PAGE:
Favorite quote: “HEY! Looks like you’re on the wrong side of the riiiiveerrrr!” – Rick O’Connell

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29. Outlander 1.9 – The Reckoning

(The Outlander series of podcasts is not researched or prepared in advance the same way as our regular podcasts. Because of this, our accompanying blog posts will not contain notes/transcripts.)

Listen to the podcast here: http://notyourmom.libsyn.com/outlander-19-the-reckoning

Episode 1.9 “The Reckoning” – original air date April 4, 2015
Starz network
Nikki and Sher launch a sub-series! We’ll be reviewing all the episodes of Outlander, beginning with the beginning, in honor of droughtlander. We’ll continue reviewing episodes until the end of the series!As usual, this episode is only pretending to be about Outlander, while Nikki and Sher catch you up on their lives, talk frankly about suicide and its repercussions, and comment on The Reckoning. If you’re easily offended, this episode (and probably the whole dang podcast) is definitely not for you!

*trigger warning – suicide talk*
*spoilers for the books and episodes*

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Favorite Quote: “What does fucking mean?” – Jamie Fraser

What did YOU think of the topics we discussed? We’d love to hear from you!

Predator

Listen to the podcast here: http://notyourmom.libsyn.com/28-predator

Predator (R )
1987
80% rotten tomatoes

Now, Predator does not take place during a war, but I always think of Vietnam when I see it. Maybe because it’s jungle-y, but it just LOOKS like the footage from Vietnam. We’re here in South America, and NOT in Vietnam, but still. In my defense, the Vietnam War was twenty fricking years long, so it’s safe to say that it stayed with the public consciousness for a while. “Hey, where can we drop these soldiers off in a place that makes sense? The jungle you say? That sounds right.” We just can’t stay away from war, can we?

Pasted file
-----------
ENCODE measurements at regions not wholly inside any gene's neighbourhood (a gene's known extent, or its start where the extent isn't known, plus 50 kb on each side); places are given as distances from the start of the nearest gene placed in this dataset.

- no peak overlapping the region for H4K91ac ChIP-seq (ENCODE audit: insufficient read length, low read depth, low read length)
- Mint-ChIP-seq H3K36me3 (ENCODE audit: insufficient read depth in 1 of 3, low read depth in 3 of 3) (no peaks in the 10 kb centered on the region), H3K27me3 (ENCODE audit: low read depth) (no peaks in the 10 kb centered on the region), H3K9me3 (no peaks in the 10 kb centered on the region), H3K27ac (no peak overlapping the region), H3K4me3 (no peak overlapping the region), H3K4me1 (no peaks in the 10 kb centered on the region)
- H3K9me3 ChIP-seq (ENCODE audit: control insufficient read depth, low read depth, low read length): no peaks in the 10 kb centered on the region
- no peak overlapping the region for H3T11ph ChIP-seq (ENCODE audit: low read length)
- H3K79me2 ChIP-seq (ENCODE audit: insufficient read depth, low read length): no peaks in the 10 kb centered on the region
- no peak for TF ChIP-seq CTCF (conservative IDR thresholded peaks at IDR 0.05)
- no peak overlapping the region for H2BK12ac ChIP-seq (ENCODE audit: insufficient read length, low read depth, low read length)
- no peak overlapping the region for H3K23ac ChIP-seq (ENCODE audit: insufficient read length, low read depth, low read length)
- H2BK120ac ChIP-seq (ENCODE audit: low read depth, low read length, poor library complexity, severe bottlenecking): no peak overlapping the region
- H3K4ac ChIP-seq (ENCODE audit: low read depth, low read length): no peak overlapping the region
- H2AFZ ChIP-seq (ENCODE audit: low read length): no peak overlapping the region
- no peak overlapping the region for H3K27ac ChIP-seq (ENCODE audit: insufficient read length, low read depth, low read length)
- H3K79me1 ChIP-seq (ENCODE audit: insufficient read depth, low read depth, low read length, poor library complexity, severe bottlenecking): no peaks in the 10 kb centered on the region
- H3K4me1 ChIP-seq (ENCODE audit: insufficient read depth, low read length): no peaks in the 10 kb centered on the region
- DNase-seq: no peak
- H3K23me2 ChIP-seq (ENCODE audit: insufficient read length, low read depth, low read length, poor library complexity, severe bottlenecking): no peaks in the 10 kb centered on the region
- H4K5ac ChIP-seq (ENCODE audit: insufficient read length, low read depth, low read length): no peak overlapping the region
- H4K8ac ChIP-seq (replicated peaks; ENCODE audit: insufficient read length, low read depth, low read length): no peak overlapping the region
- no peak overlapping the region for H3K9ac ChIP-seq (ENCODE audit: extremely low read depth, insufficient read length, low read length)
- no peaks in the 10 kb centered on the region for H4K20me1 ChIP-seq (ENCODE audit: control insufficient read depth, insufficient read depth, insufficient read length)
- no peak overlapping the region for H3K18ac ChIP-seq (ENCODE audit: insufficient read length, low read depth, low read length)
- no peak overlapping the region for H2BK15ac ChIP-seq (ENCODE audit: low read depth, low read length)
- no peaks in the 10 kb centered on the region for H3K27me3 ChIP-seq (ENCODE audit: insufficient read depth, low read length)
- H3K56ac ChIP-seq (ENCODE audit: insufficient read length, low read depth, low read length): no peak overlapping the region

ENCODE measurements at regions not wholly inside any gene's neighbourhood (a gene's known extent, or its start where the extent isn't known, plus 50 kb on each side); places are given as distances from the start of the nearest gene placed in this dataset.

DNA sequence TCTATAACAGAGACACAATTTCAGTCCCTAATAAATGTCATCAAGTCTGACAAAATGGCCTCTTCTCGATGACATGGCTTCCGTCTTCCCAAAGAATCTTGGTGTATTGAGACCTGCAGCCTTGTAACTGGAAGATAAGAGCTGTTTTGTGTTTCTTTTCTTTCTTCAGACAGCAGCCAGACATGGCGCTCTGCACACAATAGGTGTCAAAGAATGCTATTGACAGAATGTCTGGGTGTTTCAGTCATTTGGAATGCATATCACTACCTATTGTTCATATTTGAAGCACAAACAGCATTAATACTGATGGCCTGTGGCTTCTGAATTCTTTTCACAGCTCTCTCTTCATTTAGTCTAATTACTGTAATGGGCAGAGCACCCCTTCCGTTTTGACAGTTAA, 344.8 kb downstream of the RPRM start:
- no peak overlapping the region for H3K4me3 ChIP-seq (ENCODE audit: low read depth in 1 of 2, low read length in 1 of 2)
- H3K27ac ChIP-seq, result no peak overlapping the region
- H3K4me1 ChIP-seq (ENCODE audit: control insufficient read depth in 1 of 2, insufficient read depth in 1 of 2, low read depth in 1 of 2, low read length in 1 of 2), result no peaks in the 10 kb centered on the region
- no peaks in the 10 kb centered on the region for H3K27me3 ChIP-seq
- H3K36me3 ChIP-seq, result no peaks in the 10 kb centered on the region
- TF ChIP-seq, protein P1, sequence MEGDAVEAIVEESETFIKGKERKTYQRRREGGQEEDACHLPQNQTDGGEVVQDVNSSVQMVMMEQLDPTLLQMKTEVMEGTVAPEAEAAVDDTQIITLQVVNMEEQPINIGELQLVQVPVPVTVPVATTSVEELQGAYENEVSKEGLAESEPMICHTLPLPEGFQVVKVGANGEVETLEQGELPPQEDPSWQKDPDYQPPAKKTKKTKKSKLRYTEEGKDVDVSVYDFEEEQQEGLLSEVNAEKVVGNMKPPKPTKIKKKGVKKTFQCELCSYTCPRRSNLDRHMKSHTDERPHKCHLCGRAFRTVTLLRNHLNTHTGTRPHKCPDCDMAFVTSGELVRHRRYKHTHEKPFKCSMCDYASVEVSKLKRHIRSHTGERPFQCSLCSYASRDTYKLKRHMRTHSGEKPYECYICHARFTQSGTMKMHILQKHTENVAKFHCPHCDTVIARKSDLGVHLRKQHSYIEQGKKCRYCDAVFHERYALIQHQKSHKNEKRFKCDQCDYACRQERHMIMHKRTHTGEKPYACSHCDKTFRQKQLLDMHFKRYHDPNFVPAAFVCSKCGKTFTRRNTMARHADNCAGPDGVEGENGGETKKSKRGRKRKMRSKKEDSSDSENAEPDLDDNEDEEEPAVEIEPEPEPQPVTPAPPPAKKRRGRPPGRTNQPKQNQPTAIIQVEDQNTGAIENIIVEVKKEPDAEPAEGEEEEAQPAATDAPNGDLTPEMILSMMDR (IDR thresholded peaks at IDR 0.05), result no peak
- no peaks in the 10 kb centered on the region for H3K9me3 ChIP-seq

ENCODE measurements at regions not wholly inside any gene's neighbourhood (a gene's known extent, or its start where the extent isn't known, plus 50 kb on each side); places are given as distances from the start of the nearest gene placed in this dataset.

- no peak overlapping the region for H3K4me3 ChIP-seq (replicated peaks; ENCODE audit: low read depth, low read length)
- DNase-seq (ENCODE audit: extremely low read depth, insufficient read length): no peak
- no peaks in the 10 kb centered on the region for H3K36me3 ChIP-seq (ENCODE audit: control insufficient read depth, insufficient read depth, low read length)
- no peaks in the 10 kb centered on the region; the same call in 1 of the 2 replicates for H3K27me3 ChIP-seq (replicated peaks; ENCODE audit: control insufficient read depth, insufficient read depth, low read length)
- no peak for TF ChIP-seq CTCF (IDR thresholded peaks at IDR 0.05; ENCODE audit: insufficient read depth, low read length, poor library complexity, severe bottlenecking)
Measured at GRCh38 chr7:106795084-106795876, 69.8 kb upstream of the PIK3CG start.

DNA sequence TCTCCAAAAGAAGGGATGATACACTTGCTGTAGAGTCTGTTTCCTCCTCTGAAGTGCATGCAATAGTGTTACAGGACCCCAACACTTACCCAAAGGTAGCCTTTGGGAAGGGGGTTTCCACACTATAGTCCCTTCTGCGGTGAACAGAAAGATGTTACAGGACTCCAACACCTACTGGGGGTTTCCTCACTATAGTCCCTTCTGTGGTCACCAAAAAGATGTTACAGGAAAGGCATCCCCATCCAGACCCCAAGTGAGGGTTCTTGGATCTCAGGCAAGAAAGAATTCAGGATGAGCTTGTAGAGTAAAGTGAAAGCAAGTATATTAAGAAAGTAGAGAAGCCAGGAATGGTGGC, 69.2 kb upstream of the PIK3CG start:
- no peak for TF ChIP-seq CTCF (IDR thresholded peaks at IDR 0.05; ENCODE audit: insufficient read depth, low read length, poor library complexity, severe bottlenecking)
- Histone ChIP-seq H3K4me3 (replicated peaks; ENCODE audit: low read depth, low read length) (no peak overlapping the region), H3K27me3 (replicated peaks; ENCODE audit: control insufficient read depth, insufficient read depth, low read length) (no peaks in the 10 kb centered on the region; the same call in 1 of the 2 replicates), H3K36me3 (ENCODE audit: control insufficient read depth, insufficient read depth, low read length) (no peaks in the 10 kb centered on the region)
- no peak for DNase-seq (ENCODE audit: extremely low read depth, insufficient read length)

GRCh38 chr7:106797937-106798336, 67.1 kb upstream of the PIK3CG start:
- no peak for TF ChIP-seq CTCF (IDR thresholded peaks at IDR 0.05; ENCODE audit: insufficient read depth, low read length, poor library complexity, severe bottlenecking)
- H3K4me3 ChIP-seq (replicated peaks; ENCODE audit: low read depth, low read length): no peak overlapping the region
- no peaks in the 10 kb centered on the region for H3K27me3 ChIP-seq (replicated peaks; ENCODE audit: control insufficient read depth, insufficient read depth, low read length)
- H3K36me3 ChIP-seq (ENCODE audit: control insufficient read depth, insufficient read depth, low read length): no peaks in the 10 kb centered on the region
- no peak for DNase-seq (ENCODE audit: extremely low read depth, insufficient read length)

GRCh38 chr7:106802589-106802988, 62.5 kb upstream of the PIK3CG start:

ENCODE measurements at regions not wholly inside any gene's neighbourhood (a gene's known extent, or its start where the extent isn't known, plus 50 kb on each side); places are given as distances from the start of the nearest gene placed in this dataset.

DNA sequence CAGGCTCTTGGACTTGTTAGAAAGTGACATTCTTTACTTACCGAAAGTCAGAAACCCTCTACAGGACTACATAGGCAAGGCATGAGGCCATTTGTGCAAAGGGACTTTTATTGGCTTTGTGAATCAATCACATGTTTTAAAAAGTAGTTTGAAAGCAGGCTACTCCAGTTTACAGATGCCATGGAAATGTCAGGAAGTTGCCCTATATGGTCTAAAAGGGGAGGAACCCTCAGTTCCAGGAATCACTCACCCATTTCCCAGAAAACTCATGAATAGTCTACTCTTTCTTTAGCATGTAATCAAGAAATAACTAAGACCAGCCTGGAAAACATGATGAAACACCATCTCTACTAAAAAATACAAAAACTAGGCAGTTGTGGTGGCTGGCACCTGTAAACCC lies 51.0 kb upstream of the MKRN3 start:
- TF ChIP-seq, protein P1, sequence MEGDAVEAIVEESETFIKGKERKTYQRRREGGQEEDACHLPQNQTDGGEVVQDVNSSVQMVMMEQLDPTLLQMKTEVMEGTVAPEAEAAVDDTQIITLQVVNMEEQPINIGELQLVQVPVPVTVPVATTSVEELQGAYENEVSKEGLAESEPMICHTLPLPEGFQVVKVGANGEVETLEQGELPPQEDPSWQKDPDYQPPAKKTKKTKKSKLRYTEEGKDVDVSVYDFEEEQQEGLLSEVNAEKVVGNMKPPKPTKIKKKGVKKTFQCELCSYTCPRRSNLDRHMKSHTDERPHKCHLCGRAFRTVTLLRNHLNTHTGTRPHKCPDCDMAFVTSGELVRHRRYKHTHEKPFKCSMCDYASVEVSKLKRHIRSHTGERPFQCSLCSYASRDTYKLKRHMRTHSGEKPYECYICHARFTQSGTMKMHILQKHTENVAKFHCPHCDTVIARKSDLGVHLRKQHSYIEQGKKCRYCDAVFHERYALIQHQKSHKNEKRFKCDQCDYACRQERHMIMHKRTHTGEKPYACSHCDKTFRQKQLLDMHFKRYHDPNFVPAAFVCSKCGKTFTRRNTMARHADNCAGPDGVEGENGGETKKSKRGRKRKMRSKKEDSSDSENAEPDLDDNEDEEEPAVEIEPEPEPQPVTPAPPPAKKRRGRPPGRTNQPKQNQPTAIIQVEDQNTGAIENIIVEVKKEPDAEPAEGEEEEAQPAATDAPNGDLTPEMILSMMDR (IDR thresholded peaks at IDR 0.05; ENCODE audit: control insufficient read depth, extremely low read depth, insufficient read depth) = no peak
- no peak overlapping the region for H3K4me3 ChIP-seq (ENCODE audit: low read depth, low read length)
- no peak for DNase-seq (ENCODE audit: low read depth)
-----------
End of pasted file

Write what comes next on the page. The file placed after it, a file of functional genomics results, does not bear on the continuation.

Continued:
Before we jump in, let’s give some background: Predator and Alien (and unfortunately Prometheus (and Blade Runner!!)) all exist in the same universe. Predator hunts Alien – Alien hunts Predator. The grand culmination – one of the first of many mainstream franchise crossovers – was Alien vs. Predator in 2004. Freddy vs. Jason beat it out by one year.

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BUT BEFORE ALIEN VS. PREDATOR – we have Dutch and Sarge running around on a mysterious covert mission in South America and their team being picked off one by one as an alien monster with unfair advantages (such as laser cannon, thermal vision, and knowing about it’s existence) hunts them. Do the lesser humans triumph? You bet your sweet ass they do. Except… there’s kind of an unnerving appropriated (yes) laughter that happens at the end that is not expected of something that’s just been defeated. What does he know that we don’t??? So much. So much…